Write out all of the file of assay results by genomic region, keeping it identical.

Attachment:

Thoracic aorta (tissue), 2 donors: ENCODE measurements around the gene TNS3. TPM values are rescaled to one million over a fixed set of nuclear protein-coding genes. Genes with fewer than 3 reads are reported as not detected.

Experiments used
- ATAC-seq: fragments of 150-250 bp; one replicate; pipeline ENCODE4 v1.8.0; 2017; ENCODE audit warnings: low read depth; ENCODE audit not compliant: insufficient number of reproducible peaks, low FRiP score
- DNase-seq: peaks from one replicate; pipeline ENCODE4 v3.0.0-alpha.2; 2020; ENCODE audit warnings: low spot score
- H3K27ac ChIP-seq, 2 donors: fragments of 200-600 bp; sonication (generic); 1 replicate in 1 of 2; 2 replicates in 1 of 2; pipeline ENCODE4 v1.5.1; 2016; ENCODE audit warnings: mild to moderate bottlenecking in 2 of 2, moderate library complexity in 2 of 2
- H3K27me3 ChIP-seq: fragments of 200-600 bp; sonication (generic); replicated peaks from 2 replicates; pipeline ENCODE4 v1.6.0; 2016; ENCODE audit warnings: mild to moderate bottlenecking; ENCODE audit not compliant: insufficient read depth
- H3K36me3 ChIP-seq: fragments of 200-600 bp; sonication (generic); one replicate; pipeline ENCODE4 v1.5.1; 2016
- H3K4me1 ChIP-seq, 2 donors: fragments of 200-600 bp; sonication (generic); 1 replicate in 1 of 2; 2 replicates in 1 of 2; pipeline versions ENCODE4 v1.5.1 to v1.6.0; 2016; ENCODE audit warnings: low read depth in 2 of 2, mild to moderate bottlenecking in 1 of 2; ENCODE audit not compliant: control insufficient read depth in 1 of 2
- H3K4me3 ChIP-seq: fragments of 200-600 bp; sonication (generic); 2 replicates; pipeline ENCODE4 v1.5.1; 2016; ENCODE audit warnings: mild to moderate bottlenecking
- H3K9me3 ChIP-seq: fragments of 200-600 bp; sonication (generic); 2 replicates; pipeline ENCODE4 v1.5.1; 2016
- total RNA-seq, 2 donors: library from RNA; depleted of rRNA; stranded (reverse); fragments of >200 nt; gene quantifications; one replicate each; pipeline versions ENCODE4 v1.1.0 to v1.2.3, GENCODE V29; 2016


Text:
Thoracic aorta (tissue), 2 donors: ENCODE measurements around the gene TNS3. TPM values are rescaled to one million over a fixed set of nuclear protein-coding genes. Genes with fewer than 3 reads are reported as not detected.

Experiments used
- ATAC-seq: fragments of 150-250 bp; one replicate; pipeline ENCODE4 v1.8.0; 2017; ENCODE audit warnings: low read depth; ENCODE audit not compliant: insufficient number of reproducible peaks, low FRiP score
- DNase-seq: peaks from one replicate; pipeline ENCODE4 v3.0.0-alpha.2; 2020; ENCODE audit warnings: low spot score
- H3K27ac ChIP-seq, 2 donors: fragments of 200-600 bp; sonication (generic); 1 replicate in 1 of 2; 2 replicates in 1 of 2; pipeline ENCODE4 v1.5.1; 2016; ENCODE audit warnings: mild to moderate bottlenecking in 2 of 2, moderate library complexity in 2 of 2
- H3K27me3 ChIP-seq: fragments of 200-600 bp; sonication (generic); replicated peaks from 2 replicates; pipeline ENCODE4 v1.6.0; 2016; ENCODE audit warnings: mild to moderate bottlenecking; ENCODE audit not compliant: insufficient read depth
- H3K36me3 ChIP-seq: fragments of 200-600 bp; sonication (generic); one replicate; pipeline ENCODE4 v1.5.1; 2016
- H3K4me1 ChIP-seq, 2 donors: fragments of 200-600 bp; sonication (generic); 1 replicate in 1 of 2; 2 replicates in 1 of 2; pipeline versions ENCODE4 v1.5.1 to v1.6.0; 2016; ENCODE audit warnings: low read depth in 2 of 2, mild to moderate bottlenecking in 1 of 2; ENCODE audit not compliant: control insufficient read depth in 1 of 2
- H3K4me3 ChIP-seq: fragments of 200-600 bp; sonication (generic); 2 replicates; pipeline ENCODE4 v1.5.1; 2016; ENCODE audit warnings: mild to moderate bottlenecking
- H3K9me3 ChIP-seq: fragments of 200-600 bp; sonication (generic); 2 replicates; pipeline ENCODE4 v1.5.1; 2016
- total RNA-seq, 2 donors: library from RNA; depleted of rRNA; stranded (reverse); fragments of >200 nt; gene quantifications; one replicate each; pipeline versions ENCODE4 v1.1.0 to v1.2.3, GENCODE V29; 2016